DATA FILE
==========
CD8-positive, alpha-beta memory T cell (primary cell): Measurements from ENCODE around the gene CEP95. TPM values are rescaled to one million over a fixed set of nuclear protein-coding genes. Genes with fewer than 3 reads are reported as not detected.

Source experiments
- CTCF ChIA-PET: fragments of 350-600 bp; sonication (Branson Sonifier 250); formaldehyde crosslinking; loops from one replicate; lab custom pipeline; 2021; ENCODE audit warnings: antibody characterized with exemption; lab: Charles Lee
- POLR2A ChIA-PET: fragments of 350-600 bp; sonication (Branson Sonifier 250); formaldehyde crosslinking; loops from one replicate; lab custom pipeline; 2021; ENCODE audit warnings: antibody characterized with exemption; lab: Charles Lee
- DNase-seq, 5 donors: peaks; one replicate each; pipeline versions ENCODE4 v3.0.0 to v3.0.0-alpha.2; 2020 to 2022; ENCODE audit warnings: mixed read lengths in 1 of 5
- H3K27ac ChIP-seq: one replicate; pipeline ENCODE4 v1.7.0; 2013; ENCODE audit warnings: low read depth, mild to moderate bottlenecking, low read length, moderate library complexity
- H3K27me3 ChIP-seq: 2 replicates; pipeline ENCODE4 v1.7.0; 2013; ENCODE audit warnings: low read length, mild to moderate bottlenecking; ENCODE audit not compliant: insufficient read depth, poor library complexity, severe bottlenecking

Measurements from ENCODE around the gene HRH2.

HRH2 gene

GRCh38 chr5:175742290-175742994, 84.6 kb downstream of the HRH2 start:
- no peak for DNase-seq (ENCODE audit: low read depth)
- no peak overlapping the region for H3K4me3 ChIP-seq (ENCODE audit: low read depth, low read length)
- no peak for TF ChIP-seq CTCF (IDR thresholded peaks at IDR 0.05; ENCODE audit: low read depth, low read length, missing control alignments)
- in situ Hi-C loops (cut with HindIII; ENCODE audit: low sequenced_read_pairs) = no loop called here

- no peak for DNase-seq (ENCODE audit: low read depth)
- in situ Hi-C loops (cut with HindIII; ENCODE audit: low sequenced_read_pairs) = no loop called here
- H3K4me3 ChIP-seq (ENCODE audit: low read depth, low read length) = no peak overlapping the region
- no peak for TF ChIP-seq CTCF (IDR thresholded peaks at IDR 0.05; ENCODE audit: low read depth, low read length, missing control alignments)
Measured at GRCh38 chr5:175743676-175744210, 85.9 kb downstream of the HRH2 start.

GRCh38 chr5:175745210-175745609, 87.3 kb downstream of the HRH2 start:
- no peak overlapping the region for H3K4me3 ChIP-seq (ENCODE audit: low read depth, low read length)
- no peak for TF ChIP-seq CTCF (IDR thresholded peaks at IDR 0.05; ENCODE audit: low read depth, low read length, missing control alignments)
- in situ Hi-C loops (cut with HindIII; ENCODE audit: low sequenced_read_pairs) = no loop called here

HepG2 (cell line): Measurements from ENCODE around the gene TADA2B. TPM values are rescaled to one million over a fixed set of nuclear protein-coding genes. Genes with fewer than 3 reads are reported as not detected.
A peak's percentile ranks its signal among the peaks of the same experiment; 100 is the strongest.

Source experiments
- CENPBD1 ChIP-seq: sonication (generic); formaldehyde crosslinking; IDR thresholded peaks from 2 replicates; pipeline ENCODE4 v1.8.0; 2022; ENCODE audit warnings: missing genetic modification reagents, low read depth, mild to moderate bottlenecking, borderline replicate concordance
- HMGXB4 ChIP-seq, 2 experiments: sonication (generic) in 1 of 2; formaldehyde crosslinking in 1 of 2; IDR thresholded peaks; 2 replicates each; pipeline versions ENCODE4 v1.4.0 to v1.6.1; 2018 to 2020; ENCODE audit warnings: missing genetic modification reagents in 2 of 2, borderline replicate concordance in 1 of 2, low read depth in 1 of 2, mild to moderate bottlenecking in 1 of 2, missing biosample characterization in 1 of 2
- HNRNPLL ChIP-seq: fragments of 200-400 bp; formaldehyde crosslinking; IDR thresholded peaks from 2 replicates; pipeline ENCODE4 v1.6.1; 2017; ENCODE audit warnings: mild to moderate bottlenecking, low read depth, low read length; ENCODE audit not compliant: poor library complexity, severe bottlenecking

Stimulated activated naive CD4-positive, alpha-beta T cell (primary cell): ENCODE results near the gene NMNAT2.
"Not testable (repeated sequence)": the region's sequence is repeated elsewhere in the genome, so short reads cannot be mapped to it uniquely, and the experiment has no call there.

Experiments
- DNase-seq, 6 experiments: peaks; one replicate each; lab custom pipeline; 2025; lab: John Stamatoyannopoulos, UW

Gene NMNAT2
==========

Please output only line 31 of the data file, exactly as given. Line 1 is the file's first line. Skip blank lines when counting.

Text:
"Not testable (repeated sequence)": the region's sequence is repeated elsewhere in the genome, so short reads cannot be mapped to it uniquely, and the experiment has no call there.